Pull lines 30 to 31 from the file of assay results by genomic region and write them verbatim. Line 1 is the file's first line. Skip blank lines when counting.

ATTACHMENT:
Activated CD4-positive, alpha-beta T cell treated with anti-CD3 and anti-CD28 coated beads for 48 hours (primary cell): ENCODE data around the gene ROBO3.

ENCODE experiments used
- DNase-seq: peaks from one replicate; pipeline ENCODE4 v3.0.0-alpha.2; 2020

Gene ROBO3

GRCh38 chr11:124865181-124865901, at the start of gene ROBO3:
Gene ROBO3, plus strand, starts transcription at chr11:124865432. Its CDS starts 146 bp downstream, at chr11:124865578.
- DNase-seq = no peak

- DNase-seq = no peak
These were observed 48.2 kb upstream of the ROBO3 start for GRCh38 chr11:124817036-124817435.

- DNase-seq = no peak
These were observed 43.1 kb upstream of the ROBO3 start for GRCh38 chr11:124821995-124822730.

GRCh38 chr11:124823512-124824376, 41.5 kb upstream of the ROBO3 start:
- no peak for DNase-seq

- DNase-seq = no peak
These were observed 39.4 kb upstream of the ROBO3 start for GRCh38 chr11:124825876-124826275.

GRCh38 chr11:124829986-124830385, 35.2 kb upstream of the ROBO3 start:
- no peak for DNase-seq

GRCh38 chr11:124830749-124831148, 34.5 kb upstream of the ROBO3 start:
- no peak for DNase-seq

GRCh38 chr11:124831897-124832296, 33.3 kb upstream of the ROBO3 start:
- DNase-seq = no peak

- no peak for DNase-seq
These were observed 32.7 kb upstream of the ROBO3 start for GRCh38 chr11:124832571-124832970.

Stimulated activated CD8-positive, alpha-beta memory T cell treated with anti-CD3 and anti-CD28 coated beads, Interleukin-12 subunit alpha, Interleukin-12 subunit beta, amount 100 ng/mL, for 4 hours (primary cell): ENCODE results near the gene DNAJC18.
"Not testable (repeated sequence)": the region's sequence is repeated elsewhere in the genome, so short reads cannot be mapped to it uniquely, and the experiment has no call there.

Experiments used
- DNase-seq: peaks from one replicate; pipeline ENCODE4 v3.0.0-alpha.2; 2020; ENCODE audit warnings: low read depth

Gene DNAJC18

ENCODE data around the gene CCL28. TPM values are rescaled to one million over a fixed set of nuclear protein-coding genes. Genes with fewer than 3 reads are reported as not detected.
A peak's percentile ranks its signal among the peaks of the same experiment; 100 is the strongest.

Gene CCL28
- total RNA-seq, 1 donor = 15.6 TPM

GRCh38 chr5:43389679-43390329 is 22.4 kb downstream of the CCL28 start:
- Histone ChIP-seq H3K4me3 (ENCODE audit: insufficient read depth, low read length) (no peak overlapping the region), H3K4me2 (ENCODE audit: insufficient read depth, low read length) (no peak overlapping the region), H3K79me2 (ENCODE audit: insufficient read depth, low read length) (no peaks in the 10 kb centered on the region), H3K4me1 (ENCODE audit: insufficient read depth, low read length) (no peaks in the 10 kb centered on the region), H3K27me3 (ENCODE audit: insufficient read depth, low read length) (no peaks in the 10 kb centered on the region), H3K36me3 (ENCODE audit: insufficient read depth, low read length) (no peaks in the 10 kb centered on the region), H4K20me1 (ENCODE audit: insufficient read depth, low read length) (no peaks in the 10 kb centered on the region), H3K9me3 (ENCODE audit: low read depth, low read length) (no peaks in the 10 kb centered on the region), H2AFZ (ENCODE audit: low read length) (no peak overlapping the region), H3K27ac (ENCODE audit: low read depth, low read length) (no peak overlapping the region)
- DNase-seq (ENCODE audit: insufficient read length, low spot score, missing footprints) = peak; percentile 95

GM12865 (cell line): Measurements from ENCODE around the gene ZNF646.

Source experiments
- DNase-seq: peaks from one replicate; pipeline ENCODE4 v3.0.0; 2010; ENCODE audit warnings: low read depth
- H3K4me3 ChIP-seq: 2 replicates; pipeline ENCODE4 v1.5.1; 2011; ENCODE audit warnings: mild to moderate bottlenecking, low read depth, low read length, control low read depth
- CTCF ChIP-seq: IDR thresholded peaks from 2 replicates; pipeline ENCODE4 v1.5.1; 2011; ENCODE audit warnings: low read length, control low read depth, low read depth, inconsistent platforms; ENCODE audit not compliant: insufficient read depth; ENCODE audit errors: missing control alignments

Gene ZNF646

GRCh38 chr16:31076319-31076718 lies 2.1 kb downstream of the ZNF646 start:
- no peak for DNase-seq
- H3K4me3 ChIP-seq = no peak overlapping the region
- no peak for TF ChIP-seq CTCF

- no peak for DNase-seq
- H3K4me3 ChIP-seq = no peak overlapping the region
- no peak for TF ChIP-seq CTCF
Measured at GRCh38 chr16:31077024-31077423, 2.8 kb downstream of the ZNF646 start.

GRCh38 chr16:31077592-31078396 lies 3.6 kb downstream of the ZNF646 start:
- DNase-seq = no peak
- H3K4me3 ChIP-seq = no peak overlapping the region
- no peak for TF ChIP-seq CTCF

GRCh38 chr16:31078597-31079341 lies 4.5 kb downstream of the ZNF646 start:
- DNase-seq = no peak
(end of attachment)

A peak's percentile ranks its signal among the peaks of the same experiment; 100 is the strongest.

Gene CCL28